29 March 2012

Congolese Kid's TV

Sarah and I share this pretty fabulous French tutor.  We've mentioned him before.  He's the kind of French tutor who makes you feel like you speak French really well and only ever need the slightest adjustment to your already near-perfect grammar.

Which, randomly, makes me think of this clip (which I can't watch on our awesome internet connection but maybe you can):

Tchic is unique in that each French lesson is also a counseling, cultural, news, and gossip session.  This guy is amazing.  He is liberal in his views ("Women need autonomy and independence in Congo.  This is the only way to a secure future."), cultured (his French degree is from Paris), incredibly connected (he's a think tank extraordinaire), and super funny (just imagine our jovial conversation about the differences between sorcery and voodoo last week).
When Tchic heard about Mama Congo - he was all over it.  He immediately wanted in. "What do you want to talk about?" I asked (in flawless French, of course). "About my idea for a children's television program about the environment." he responded, matter-of-factly. Of course. We turned his request into a lesson.  I was to conduct an interview in the formal vous, take notes in French, and finally, turn out a product that would launch Tchic and his ideas all over the Internet.  As it turns out, Tchic and a small group of like-minded folks have a small NGO called Espace Vert Congolais or EVC.  Tchic rattled off the mission as this:
The protection and conservation of the general environment and the different ecosystems that exist in Congo.
As you can see, Tchic isn't easily intimidated.  He's hardly "beat down" by a lifetime (Tchic's no spring chicken) of "being Congolese."  He goes big or goes home. EVC stemmed off of a local think tank in which Tchic is also involved, called CREC (looking at my notes, I apparently forgot to ask what this stands for...).  The goal of this organization is "to develop Congo." Wowzers. Okay - back to the kids' television show.  The EVC decided that the best place to start with their mission was with children - commencement avec les enfants.  Tchic said that most of the major environmental issues and illnesses (typhoid, tuberculosis, asthma, and something awful and rashy-sounding, but unidentifiable to me, called mucose) mostly affect children's health.  It seemed logical to him that the ones most affected could also be the ones most effective.  Ils vont practique le protection de l'environment. In order to teach these kids how to protect the environment and therefore, their health, Tchic wants a television show (well - he admitted that he really wants an whole station dedicated to the environment, beamed into Congolese homes 24/7).  He estimates (based on what, I'm not sure...) that despite widespread. crushing poverty 2/3 of Kinshasa homes have a television. I'd believe it.  I've seen one-room, crumbling shacks that still proudly displayed a fine set.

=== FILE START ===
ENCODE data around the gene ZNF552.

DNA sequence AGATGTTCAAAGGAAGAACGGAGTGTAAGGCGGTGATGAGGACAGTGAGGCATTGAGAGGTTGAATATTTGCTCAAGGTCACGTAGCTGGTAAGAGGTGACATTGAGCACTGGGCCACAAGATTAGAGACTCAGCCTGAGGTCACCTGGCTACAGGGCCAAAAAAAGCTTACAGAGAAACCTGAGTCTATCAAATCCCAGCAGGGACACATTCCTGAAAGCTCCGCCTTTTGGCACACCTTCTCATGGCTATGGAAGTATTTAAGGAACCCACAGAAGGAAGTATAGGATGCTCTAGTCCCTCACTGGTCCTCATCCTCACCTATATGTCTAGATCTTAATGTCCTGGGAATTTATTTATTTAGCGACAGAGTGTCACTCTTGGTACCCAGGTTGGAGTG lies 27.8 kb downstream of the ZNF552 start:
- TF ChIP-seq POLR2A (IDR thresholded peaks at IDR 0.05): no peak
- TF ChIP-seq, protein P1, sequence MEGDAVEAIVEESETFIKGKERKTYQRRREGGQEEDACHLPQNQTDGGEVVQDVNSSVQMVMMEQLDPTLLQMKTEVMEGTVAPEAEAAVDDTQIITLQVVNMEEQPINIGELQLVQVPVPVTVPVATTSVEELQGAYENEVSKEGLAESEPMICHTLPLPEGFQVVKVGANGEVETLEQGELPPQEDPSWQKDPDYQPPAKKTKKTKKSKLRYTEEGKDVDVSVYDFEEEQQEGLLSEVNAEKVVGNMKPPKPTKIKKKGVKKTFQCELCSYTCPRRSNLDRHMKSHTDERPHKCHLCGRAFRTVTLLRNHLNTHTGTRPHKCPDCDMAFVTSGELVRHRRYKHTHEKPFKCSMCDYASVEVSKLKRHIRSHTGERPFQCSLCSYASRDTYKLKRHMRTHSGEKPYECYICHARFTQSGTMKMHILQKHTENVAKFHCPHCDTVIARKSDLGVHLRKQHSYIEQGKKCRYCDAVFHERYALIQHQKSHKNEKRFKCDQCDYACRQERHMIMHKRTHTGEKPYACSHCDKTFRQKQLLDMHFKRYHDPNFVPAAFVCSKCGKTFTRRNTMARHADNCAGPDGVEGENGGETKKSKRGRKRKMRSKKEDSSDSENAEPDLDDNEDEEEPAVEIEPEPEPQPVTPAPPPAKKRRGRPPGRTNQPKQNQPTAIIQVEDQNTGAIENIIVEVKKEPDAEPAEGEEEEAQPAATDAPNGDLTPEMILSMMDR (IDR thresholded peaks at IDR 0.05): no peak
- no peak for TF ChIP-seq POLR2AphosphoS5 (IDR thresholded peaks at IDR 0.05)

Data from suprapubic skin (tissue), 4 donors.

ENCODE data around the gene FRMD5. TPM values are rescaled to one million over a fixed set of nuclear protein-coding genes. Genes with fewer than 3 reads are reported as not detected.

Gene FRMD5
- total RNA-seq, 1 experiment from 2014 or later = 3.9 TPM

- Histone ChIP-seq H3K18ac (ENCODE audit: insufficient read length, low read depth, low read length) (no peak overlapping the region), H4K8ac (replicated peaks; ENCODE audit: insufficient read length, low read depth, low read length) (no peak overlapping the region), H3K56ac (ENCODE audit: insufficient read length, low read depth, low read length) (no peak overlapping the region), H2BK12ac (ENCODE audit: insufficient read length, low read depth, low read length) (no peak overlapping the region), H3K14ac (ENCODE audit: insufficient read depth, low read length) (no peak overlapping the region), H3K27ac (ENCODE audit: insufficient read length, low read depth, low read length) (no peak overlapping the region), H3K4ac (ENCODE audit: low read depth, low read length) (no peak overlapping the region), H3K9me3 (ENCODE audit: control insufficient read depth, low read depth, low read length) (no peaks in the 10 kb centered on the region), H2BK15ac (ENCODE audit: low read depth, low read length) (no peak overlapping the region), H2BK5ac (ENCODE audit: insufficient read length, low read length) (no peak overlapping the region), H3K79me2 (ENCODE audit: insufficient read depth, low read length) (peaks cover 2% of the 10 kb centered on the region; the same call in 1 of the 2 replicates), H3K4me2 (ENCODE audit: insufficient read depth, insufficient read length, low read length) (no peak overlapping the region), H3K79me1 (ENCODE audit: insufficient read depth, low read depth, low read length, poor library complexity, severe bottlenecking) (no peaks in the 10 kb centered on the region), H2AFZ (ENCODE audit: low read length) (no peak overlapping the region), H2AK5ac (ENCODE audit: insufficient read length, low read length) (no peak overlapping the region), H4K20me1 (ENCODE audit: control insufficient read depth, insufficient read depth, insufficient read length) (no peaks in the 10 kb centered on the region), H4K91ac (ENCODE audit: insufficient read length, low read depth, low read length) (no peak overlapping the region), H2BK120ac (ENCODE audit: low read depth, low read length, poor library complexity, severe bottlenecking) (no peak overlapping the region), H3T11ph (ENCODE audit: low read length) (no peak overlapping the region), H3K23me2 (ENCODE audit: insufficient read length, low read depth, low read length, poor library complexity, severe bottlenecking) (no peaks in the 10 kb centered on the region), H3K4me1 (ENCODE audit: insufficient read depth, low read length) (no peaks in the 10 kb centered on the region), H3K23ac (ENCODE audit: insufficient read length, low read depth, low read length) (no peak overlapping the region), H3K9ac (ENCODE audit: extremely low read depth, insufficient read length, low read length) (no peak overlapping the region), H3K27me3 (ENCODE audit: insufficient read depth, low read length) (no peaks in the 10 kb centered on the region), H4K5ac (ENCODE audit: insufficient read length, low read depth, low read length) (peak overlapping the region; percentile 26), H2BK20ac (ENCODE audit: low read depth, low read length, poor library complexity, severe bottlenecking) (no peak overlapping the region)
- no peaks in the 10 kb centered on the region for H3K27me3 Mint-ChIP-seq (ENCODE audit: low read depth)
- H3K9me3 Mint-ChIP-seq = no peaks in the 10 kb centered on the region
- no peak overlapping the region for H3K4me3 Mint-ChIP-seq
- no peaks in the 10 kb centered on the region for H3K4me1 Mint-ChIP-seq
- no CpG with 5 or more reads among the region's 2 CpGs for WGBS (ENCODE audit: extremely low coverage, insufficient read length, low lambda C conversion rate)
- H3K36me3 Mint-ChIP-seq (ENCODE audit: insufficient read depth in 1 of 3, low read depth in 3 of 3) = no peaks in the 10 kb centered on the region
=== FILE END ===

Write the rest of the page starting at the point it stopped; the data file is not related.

History today by FredR, on Flickr
Creative Commons Attribution-Noncommercial-No Derivative Works 2.0 Generic License  by  FredR 

He wants research-based (the others on the EVC board are university professors and doctors) programming made accessible to children.   He wants to use technology to benefit public health.  He wants to wrangle media, globalization, and pop culture for the benefit of his country. Basically, Tchic wants Sesame Street for Congo.   Sesame Street was created as a TV "Head Start," revolving around the simple idea that "if you can hold the attention of children, you can educate them." The origin, process, and evolution of Sesame Street is fascinating and utterly impressive.  Even to me, who can barely tolerate children's programming.  The newest character on the show?  Lily, a Muppet "7-year-old girl representing one of the 17 million American children that the Department of Agriculture estimates are 'food insecure,' meaning their access to food is limited or uncertain."    A good chunk of the current budget goes towards measuring the success of  literacy, health, and social education provided by Sesame Street to children in developing countries.

This is what Tchic is going for. Although, when I asked him if he wanted a "Congolese Rue Sesame" he scoffed at my ignorance.  His programming would be far more enlightened.

I pushed him for details.  Was he going for puppets?  Cartoons?  Zany real-life people who sang and danced?  He looked at me like I was mad. And then said, "I don't know.  I'm the ideas man. Other people can be creative.  Hey - aren't you creative, Jill?  Can you make a cartoon for me?" This was my turn to call him out for being ridiculous. It seems like such a funny idea.  But, then again, can you imagine the board room pitch for Yo Gabba Gabba, Dora the Explorer, or even Sesame Street itself?  "So, we're thinking that we'll dress this hyperactive grownup man  in a skin-tight orange jumpsuit and surround him with silly life-sized puppet and maybe throw Anthony Bordain into the mix as a doctor character.

That's absurd.  But, highly successful. And Sesame Street? "There will be this giant bird who's best friend is a kind of wooly mammoth and they live on a street in Brooklyn and teach kids how to READ!"
Pure insanity.  But super successful and beautiful and effective. So - I'm totally on board with Tchic.  This program is going to be amazing.  And ridiculous.  And fantastic.

Press-materals distributed by Gary E. Miller of Carl Byoir & Associates, Inc. for the Children's Television Workshop.

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